We are asking Londoners to use their ambulance
service wisely and only call 999 in a real emergency. If you become
ill or injured and need medical help or advice, choose well by
using the right NHS service for your needs.
Choosing well ensures you receive the right care at the
right time and that emergency medical care is available to those
people who need it the most.
How can I choose well?
Take some time to find out more about the variety of healthcare
services that are available to you and what they can offer:
A lot of illnesses can be treated in your home by using over the
counter medicine and getting plenty of rest.
This is the best choice to treat very minor illnesses and
injuries and will ensure that you receive the rest and recovery you
need to get well.
NHS 111 is a new service that is being
introduced to make it easier for you to access local NHS healthcare
services. You can call 111 when you need medical help fast but it’s
not a 999 emergency. NHS 111 is a quick and easy way to get the
right help, whatever the time. Calls are free from landlines and
NHS 111 is available 24 hours a day, 7 days a
week and 365 days a year. Calls are free from landlines and mobile
Call 111 if:
- you need medical help fast but it's not a 999 emergency
- you think you need to go to A&E or need another NHS urgent
- you don't know who to call or you don't have a GP to call
- you need health information or reassurance about what to do
For less urgent health needs, contact your GP
or local pharmacist in the usual way.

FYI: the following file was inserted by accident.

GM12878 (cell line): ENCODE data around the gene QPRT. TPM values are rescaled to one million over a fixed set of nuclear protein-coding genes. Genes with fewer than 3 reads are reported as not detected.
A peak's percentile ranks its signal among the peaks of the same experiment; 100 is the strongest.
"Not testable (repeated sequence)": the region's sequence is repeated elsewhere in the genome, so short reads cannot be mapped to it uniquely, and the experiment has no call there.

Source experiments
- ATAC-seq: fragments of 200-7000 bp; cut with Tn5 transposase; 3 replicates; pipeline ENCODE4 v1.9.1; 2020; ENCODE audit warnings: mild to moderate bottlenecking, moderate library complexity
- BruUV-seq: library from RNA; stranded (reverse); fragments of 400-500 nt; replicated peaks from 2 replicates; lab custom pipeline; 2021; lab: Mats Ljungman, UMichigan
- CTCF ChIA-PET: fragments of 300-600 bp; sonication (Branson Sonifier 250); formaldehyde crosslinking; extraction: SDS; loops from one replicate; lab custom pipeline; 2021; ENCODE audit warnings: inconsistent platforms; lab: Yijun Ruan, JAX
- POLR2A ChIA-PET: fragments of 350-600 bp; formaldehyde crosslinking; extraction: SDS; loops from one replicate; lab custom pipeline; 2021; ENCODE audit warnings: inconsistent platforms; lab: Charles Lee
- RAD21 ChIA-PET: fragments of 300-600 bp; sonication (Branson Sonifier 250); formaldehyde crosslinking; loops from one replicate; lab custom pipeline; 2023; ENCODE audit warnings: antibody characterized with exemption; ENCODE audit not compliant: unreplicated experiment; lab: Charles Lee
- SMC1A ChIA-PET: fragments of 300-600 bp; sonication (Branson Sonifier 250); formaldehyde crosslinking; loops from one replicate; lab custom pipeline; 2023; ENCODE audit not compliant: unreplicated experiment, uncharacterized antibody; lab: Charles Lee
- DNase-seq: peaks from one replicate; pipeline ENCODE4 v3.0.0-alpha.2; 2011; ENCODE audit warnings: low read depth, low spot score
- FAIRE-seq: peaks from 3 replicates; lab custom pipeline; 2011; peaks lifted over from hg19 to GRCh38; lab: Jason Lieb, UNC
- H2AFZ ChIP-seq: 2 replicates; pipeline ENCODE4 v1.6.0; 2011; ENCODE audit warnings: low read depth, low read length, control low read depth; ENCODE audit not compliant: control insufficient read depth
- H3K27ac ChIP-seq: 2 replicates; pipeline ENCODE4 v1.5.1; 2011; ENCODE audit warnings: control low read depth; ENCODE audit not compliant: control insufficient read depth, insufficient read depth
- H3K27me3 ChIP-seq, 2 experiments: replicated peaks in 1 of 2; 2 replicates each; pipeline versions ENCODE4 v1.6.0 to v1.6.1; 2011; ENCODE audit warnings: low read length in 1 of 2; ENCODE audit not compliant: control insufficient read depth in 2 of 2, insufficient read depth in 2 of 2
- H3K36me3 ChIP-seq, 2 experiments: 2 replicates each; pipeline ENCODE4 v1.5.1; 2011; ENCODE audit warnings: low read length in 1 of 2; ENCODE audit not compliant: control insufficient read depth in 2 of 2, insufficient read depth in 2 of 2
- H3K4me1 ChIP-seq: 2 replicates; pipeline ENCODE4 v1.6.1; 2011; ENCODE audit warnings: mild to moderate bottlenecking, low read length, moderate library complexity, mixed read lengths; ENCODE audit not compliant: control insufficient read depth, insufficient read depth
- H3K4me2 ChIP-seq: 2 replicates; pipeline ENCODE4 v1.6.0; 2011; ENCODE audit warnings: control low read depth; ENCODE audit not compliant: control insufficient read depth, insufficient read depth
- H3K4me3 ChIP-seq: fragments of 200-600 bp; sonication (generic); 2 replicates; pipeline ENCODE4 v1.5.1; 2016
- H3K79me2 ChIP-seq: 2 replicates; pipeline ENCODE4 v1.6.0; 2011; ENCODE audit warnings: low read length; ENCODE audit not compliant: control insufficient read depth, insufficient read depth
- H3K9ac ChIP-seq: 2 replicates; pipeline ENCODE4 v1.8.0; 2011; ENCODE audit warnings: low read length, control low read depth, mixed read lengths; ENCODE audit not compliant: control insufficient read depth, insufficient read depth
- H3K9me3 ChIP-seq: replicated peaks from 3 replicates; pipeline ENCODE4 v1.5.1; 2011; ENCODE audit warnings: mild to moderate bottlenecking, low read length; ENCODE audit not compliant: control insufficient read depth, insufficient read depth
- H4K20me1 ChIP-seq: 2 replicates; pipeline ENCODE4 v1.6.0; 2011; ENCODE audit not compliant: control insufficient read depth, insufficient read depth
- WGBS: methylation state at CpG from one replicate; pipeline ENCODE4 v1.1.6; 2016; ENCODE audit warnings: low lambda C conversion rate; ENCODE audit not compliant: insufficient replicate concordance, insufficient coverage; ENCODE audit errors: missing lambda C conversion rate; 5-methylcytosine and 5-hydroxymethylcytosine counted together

If a health professional has given you a
specific phone number to call when you are concerned about your
condition, continue to use that number.
Pharmacies can be found in local areas across London. Your local
pharmacist can give you advice on illnesses and the medicines you
need to treat them.
Visit a pharmacist when you are suffering from a common health
problem which does not require being seen by a nurse or doctor.
GP surgeries can be found across London. You can make an
appointment with a doctor for medical advice, examinations and
prescriptions. In an emergency, a GP can also visit your home
outside of opening hours – if you need this service, telephone your
local surgery and follow the recorded instructions.
Make an appointment with your local GP when you have an illness
or injury that will not go away.
NHS walk-in centre, urgent care centre, or
minor injuries unit
Walk-in centres, urgent care centres and minor injuries units
give healthcare and advice. Most are open from early in the morning
until late at night. You do not need an appointment, and you will
be seen by an experienced nurse or GP.
Visit one of these centres if you need medical treatment or
advice which does not need a visit to A&E or a medical
A&E or 999
Accident and emergency departments are found at most hospitals.
They help people who show signs of being very ill or are badly
If it is an
emergency and you need to call 999, tell the operator that
you want to speak to the ambulance service. You will be
transferred to one of our call takers who will ask questions so
that we can decide what help to send you.
In an emergency, ambulance staff will be sent to help you. If
you have a more minor problem and you do not need immediate help,
one of our specially-trained clinical advisors may give you medical
advice over the phone. Alternatively, we may pass your details on
to NHS 111, so that one of their advisors can ring you back with
You should only call 999 in an emergency. If it is not a
life-threatening situation, consider the other options available to